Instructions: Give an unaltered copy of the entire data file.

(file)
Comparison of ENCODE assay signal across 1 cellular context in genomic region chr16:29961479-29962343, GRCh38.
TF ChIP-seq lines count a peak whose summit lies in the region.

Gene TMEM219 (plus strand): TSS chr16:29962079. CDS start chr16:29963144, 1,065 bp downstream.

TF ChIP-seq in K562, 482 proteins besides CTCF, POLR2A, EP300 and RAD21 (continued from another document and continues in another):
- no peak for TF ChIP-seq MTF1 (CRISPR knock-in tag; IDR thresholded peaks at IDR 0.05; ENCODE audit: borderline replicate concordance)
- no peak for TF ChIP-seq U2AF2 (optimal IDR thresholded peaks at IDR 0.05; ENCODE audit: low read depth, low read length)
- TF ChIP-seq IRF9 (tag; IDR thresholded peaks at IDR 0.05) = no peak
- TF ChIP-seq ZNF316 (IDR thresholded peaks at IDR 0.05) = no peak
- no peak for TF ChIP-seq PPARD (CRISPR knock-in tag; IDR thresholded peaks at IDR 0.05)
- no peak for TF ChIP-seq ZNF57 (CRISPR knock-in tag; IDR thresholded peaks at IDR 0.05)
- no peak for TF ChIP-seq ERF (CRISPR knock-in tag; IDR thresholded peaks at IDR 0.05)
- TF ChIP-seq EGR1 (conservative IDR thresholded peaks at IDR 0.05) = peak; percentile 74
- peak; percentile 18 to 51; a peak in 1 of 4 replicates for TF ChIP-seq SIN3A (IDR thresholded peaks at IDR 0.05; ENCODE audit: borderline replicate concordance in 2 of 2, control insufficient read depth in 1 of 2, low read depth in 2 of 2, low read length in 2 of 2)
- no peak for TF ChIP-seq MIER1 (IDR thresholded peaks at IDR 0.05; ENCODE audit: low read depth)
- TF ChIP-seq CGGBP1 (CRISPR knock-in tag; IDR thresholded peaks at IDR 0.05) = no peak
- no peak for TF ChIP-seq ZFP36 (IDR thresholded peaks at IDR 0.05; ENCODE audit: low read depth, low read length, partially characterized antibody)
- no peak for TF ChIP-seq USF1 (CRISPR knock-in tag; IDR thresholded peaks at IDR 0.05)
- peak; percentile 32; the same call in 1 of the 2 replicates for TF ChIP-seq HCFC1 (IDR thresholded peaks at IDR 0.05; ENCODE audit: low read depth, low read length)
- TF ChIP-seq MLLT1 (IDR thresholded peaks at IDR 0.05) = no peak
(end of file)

Comparison of ENCODE assay signal across 1 cellular context in genomic region chr16:29961479-29962343, GRCh38.
TF ChIP-seq lines count a peak whose summit lies in the region.

Gene TMEM219 (plus strand): TSS chr16:29962079. CDS start chr16:29963144, 1,065 bp downstream.

TF ChIP-seq in K562, 482 proteins besides CTCF, POLR2A, EP300 and RAD21 (continued from another document and continues in another):
- no peak for TF ChIP-seq MTF1 (CRISPR knock-in tag; IDR thresholded peaks at IDR 0.05; ENCODE audit: borderline replicate concordance)
- no peak for TF ChIP-seq U2AF2 (optimal IDR thresholded peaks at IDR 0.05; ENCODE audit: low read depth, low read length)
- TF ChIP-seq IRF9 (tag; IDR thresholded peaks at IDR 0.05) = no peak
- TF ChIP-seq ZNF316 (IDR thresholded peaks at IDR 0.05) = no peak
- no peak for TF ChIP-seq PPARD (CRISPR knock-in tag; IDR thresholded peaks at IDR 0.05)
- no peak for TF ChIP-seq ZNF57 (CRISPR knock-in tag; IDR thresholded peaks at IDR 0.05)
- no peak for TF ChIP-seq ERF (CRISPR knock-in tag; IDR thresholded peaks at IDR 0.05)
- TF ChIP-seq EGR1 (conservative IDR thresholded peaks at IDR 0.05) = peak; percentile 74
- peak; percentile 18 to 51; a peak in 1 of 4 replicates for TF ChIP-seq SIN3A (IDR thresholded peaks at IDR 0.05; ENCODE audit: borderline replicate concordance in 2 of 2, control insufficient read depth in 1 of 2, low read depth in 2 of 2, low read length in 2 of 2)
- no peak for TF ChIP-seq MIER1 (IDR thresholded peaks at IDR 0.05; ENCODE audit: low read depth)
- TF ChIP-seq CGGBP1 (CRISPR knock-in tag; IDR thresholded peaks at IDR 0.05) = no peak
- no peak for TF ChIP-seq ZFP36 (IDR thresholded peaks at IDR 0.05; ENCODE audit: low read depth, low read length, partially characterized antibody)
- no peak for TF ChIP-seq USF1 (CRISPR knock-in tag; IDR thresholded peaks at IDR 0.05)
- peak; percentile 32; the same call in 1 of the 2 replicates for TF ChIP-seq HCFC1 (IDR thresholded peaks at IDR 0.05; ENCODE audit: low read depth, low read length)
- TF ChIP-seq MLLT1 (IDR thresholded peaks at IDR 0.05) = no peak